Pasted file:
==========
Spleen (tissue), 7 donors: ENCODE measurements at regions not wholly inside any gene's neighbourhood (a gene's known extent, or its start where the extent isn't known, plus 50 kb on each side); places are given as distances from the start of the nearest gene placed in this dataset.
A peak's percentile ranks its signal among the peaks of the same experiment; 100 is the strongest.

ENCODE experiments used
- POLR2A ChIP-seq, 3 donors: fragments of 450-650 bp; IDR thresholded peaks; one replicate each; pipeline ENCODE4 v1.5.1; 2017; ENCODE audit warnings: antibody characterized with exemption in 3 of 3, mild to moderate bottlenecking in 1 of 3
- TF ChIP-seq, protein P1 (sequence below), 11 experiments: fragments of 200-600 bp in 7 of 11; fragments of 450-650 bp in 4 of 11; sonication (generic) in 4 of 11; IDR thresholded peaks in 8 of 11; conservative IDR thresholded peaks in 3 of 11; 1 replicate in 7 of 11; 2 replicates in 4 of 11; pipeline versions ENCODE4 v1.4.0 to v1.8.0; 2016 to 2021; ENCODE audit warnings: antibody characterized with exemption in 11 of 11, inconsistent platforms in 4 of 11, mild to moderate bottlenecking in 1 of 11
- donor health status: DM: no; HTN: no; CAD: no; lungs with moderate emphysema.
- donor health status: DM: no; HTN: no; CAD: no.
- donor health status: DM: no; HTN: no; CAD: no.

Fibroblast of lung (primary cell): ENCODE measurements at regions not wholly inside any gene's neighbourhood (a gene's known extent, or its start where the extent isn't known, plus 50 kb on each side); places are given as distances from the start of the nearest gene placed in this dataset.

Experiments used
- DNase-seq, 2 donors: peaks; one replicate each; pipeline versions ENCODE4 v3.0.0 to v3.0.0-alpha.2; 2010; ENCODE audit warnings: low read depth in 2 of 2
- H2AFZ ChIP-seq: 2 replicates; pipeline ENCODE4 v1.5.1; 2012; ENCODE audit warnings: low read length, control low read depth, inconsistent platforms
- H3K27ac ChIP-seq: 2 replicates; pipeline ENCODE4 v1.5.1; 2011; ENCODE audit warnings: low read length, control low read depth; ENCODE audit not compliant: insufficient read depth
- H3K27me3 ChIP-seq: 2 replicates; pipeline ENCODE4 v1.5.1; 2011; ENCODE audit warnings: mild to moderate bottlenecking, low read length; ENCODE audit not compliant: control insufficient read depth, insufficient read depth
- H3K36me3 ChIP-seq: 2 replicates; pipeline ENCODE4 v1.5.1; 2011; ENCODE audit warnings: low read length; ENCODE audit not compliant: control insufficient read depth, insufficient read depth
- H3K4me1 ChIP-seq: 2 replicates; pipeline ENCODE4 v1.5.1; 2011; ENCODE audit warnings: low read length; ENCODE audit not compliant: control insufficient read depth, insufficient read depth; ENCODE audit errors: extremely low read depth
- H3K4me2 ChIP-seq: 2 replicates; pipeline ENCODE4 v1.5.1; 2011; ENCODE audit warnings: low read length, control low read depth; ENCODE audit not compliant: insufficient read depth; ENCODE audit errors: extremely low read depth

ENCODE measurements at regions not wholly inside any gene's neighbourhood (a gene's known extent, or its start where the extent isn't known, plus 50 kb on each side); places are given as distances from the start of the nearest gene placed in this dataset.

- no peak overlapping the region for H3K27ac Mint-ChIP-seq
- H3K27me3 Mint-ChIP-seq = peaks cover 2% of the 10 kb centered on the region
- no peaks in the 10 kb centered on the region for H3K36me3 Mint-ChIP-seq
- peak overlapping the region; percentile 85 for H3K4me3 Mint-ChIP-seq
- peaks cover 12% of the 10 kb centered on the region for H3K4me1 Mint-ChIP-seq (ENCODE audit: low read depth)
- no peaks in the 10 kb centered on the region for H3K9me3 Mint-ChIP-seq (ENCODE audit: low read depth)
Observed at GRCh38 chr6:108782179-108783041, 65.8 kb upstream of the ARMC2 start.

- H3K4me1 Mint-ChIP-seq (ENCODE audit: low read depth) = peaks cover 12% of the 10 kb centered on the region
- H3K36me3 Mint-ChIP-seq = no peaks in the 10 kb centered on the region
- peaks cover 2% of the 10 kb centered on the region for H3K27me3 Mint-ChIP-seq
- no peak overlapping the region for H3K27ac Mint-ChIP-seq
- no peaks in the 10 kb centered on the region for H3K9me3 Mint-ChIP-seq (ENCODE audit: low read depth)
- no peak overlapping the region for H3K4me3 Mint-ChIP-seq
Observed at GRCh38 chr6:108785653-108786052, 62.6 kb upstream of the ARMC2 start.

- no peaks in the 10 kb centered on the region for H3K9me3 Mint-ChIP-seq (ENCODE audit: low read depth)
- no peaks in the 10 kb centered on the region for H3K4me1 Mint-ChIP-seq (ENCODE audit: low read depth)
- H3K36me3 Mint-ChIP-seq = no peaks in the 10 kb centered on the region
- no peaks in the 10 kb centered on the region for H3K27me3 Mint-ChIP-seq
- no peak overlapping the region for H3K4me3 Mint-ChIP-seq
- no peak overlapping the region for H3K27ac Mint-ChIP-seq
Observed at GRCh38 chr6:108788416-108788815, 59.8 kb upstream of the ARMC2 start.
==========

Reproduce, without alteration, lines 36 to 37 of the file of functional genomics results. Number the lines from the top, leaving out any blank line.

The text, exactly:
- no peaks in the 10 kb centered on the region for H3K27me3 Mint-ChIP-seq
- no peak overlapping the region for H3K4me3 Mint-ChIP-seq